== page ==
School’s out for the kids, but work doesn’t stop for me. Our summer schedule is packed full of activities, but they still need things to do while I’m working in the morning.
What’s a Work at Home Mom to Do?
Keeping and following a routine is critical for success in our household. Myself and one child are fortunate enough to have super awesome brainpower (aka ADHD) and require order, lists, and schedules to thrive. In order to not go crazy this year, I’ve made a daily summer schedule of activities. While start time is dependent on when we wake, the schedule is adaptable and flexible and will accommodate our day no matter when we start.
- Stay in Bed Until Mom Wakes– This is probably the most important on the list. I sleep like shit and then I wake up liiiiiittle grumpy. Part of the kids’ daily responsibilities for this summer is to entertain themselves until I sleep in*. I’ll let you know how that one goes… (*Sleep in means sleep until at least 7 am. There aren’t enough hours in the day for me to sleep later than that, and their body clock’s don’t seem to adjust to my dream summer schedule.)
- Breakfast- We keep breakfast simple in our house. Always available are: oatmeal packets, instant grits, waffles, pancakes, fruit cups, go-gurt, and apple sauce squeezes. Kids pick one grain and one fruit or dairy.
- Do Something Good– More than being smart, attractive, wealthy, successful, or popular, I want my children to be kind and have it ingrained in them that helping others is just something that you do without thinking about it. To help instill these habits, we’re doing a themed activity each day to help them become good global citizens. Our weekly schedule is as follows:
- Move it Monday- Choose 5 items to donate.
- Trash Tuesday- Go on a neighborhood walk and pick up garbage.
- Worldly Wednesday- Become a good global citizen by learning about issues around the world.
- Thank You Thursday- Write a thank you letter to family, teacher, neighbor, or someone who’s helped you.
- Free Choice Friday- Choose a good deed from our Kindness Jar and work together to carry it out.Looking for more do-good activities? Check out these ways you can give back easily.
- 30 Minutes of Workbooks- I homeschooled my oldest for four years, am an avid thrift store and Dollar store shopper, and a self-proclaimed hoarder, so this one is easy. The kids each have an assortment of workbooks that they can choose to work from for 30 minutes. These include: reading comprehension, math skills, geography, logic puzzles, and writing.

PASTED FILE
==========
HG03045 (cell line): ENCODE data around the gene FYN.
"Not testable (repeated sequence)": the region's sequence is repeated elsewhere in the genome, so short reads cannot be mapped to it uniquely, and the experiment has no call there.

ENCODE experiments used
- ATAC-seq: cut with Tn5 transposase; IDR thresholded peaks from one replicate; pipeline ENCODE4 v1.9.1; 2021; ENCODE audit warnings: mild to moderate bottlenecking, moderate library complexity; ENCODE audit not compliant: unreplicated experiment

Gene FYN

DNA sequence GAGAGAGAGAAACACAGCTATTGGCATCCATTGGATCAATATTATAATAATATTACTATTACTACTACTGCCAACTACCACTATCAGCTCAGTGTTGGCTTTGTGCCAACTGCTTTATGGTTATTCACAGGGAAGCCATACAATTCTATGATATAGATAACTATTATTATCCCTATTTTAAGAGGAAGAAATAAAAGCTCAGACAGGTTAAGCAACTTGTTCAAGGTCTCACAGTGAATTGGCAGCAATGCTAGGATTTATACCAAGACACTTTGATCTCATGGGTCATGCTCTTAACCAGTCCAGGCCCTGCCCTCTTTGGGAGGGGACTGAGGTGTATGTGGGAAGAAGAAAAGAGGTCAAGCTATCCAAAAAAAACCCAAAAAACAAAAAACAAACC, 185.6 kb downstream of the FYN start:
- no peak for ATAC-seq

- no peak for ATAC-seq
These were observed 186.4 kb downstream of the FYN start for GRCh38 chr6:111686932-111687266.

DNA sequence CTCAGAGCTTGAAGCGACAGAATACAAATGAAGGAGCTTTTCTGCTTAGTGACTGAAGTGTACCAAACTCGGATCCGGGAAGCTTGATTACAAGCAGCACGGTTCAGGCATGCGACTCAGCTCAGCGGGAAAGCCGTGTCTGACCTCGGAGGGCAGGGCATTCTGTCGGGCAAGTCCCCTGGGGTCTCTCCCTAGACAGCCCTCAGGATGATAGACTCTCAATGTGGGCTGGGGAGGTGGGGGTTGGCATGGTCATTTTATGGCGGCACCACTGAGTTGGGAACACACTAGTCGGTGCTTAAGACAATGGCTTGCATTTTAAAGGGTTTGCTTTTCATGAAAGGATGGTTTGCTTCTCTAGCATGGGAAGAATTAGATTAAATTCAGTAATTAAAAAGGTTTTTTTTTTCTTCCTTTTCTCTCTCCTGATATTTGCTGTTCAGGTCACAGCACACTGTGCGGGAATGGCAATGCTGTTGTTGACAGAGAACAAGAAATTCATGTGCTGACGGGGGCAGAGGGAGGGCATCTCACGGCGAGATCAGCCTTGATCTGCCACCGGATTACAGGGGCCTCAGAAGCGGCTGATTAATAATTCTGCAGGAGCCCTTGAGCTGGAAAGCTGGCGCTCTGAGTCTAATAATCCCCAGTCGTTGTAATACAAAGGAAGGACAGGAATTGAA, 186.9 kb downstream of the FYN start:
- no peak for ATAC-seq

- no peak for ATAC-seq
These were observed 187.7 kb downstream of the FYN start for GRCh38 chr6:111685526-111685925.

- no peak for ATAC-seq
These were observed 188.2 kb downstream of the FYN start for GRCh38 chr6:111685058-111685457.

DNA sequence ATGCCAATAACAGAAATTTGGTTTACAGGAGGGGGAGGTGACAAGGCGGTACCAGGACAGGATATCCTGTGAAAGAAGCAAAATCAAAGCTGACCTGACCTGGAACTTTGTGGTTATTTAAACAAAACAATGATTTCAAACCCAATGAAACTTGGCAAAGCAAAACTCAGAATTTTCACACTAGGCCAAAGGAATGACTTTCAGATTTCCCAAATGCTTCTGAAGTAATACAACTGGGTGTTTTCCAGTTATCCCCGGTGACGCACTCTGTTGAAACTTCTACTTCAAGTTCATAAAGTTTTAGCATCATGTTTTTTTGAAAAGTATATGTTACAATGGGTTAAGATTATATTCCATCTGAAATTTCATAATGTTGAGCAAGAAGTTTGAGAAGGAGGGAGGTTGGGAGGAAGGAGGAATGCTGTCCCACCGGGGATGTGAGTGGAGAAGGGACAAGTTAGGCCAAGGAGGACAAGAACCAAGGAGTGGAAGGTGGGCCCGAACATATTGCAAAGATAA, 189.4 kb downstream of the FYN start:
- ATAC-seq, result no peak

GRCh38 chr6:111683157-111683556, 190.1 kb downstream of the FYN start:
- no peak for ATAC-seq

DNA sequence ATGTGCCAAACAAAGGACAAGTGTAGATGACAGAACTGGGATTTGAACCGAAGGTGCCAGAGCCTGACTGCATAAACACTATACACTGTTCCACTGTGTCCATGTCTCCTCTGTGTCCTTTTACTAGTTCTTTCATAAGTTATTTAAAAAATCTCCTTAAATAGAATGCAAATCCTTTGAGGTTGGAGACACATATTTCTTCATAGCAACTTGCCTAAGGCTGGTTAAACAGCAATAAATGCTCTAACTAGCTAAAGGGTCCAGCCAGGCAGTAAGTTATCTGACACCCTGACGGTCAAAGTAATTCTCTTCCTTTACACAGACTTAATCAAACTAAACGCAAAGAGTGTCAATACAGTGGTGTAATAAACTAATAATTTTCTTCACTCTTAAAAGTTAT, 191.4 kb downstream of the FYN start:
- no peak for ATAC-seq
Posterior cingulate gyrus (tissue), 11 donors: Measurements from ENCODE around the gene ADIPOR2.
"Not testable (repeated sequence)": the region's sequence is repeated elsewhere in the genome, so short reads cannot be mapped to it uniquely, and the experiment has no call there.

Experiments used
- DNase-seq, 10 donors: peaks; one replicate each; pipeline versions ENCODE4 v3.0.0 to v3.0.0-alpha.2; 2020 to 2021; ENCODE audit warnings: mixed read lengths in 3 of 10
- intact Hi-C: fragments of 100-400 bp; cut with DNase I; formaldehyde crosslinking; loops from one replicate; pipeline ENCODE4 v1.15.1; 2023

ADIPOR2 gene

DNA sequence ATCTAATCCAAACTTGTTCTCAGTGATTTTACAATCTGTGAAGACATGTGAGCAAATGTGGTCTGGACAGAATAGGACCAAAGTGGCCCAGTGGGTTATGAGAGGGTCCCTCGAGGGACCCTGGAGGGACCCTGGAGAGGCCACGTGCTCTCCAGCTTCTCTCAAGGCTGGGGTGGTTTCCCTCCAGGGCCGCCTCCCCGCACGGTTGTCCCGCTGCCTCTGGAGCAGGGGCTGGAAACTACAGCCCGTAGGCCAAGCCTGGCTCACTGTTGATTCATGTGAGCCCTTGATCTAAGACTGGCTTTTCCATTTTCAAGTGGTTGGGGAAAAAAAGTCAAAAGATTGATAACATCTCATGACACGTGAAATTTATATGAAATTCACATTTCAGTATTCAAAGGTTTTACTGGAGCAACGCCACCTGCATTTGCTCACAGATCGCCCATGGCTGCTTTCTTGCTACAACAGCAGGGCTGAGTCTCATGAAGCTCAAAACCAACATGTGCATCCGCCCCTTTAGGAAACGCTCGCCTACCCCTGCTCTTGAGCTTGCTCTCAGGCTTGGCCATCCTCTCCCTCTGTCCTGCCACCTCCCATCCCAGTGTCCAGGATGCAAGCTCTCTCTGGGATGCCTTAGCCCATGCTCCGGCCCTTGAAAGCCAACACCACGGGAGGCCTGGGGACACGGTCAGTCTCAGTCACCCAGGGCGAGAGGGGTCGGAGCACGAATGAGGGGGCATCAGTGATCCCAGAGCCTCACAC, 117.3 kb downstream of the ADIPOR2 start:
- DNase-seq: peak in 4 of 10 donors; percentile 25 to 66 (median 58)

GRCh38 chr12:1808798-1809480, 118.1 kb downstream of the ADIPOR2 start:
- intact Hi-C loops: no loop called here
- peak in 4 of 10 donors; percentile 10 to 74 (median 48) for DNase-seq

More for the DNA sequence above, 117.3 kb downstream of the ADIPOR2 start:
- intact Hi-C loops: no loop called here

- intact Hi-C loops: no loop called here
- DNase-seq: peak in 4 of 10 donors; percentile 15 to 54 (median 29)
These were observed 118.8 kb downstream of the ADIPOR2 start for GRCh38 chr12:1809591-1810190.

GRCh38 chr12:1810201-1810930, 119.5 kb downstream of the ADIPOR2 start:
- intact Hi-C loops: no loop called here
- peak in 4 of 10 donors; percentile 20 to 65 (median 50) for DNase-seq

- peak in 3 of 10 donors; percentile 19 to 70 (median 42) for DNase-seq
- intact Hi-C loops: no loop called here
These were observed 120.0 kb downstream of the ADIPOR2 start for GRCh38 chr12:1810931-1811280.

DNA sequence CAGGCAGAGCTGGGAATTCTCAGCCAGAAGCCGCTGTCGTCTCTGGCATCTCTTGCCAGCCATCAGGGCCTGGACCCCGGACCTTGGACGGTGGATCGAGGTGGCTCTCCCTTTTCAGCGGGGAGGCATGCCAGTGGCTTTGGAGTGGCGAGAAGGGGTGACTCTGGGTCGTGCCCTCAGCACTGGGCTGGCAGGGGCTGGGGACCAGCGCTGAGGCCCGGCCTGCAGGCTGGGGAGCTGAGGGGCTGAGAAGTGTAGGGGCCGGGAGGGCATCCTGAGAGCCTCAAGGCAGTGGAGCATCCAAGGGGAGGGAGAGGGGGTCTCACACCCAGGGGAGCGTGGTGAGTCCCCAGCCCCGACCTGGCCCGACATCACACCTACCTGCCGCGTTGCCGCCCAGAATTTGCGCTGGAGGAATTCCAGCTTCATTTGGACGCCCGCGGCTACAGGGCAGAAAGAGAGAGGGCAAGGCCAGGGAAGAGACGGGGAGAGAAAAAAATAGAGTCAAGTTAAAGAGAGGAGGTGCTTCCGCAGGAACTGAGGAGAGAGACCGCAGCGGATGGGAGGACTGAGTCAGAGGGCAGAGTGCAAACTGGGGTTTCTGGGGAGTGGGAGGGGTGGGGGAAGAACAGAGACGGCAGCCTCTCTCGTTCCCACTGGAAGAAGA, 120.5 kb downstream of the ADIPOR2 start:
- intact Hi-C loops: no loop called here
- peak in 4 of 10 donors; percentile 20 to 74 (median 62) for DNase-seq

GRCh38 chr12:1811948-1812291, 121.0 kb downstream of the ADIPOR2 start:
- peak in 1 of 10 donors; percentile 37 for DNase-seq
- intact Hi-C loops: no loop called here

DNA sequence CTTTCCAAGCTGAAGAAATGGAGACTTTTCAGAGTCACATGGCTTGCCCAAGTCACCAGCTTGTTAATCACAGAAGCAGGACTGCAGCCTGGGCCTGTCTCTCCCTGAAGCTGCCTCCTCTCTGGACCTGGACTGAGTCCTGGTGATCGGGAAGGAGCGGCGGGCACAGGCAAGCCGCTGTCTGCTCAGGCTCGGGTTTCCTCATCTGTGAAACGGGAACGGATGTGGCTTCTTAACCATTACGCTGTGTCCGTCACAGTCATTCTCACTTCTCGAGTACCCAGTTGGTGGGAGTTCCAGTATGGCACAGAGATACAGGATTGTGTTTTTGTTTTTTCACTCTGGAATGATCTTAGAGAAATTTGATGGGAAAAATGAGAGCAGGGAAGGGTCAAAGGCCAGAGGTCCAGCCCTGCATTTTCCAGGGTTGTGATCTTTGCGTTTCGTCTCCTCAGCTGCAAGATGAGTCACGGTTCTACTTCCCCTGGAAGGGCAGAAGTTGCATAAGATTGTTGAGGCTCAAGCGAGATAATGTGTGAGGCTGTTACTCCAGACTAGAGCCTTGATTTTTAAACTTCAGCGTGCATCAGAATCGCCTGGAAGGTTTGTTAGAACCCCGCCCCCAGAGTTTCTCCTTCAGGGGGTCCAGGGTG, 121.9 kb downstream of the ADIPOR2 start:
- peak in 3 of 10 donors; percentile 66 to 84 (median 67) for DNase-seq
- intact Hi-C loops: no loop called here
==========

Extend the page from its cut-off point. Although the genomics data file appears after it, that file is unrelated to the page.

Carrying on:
- 15 Minute Break- Break for a snack, sit and play, or anything other than screens.
- 15 Minute Family-Cleanup- This is a quick round of power cleaning. I plan to target a room each day, but it’s kind of hard to predict what area will need help. I set a timer for 15 minutes and the kids actually work quickly as we “race” to complete as much as possible before the timer goes off.
- 15 Minute Family Exercise- During this time we turn to YouTube or the Wii and spend 15 minutes dancing or exercising to help get some wiggles out. Bonus: Watching kids do workout videos is pretty hilarious (as I imagine watching me do them probably is, too).
- Freetime Until Lunch- During this time the kids can do anything of their choice that’s not a screen. Read a book, play a game, use their imagination, I don’t care. The rules are simply: no screens, don’t bother me.
- Lunch- We are also keeping lunch simple this year. With three kids who have distinct food preferences, I HAVE to simplify and only dish up one option. This is a good exercise in compromise on their behalf because I kind of have a lot going on and they can choose make an agreement or starve. Lunch choices include: frozen bean burritos, easy mac, pizza, corn dog, grilled cheese, quesadilla, or leftovers from the night before. As you can see, cheese is the common denominator in our house when it comes to food. Each can pick two sides from our snack basket or refrigerator, which include: Go-gurt, squeeze apple sauce, fresh fruit, mandarin orange fruit cups, string cheese, chips, carrot sticks, baby tomatoes, and avocado during a typical week.
- Quiet Time- The two year old still naps daily and is desperate for sleep by noon, since her sweet big sister wakes her up early every day. During this time, the big kids have to retreat to their rooms for at least 45 minutes. Read or play quietly, no screens. After I get the baby to sleep I use this time to wrap up my work for the day. Even with a less hectic day than during the school year, kids need time to just chill and relax. Quiet time is an important addition to our day and an integral part to the success of our summer schedule.
- Afternoon Outing- Once the toddler is up from her nap, it’s time for our afternoon outing. We have a really awesome summer lined up, including: library programs, the Jacksonville Zoo, Adventure Landing Water Park, playground with friends, and craft classes at Michael’s. Each big kid will have two weeks of camp later in the summer, so to keep costs low, we’re keeping our afternoon activities simple and limiting to things that are free or we have a membership for.
Do You Keep a Summer Schedule or Let the Kids Just Relax?
No matter what you choose, if it works for your family, then it’s perfect for you. I work, freelance, classes, and try to find time to hang out with friends, so it’s important to me that we have a routine so things can run smoothly.
If you work from home and aren’t accustomed to having the kids around all day anymore (that nine month break sure was nice!), then it may work for you to create a family routine. Your kids are likely already acclimated to having a daily schedule in school that they follow. Make a similar one at home and help keep them busy and not constantly asking you, “What can I do?” “What’s next?” all summer.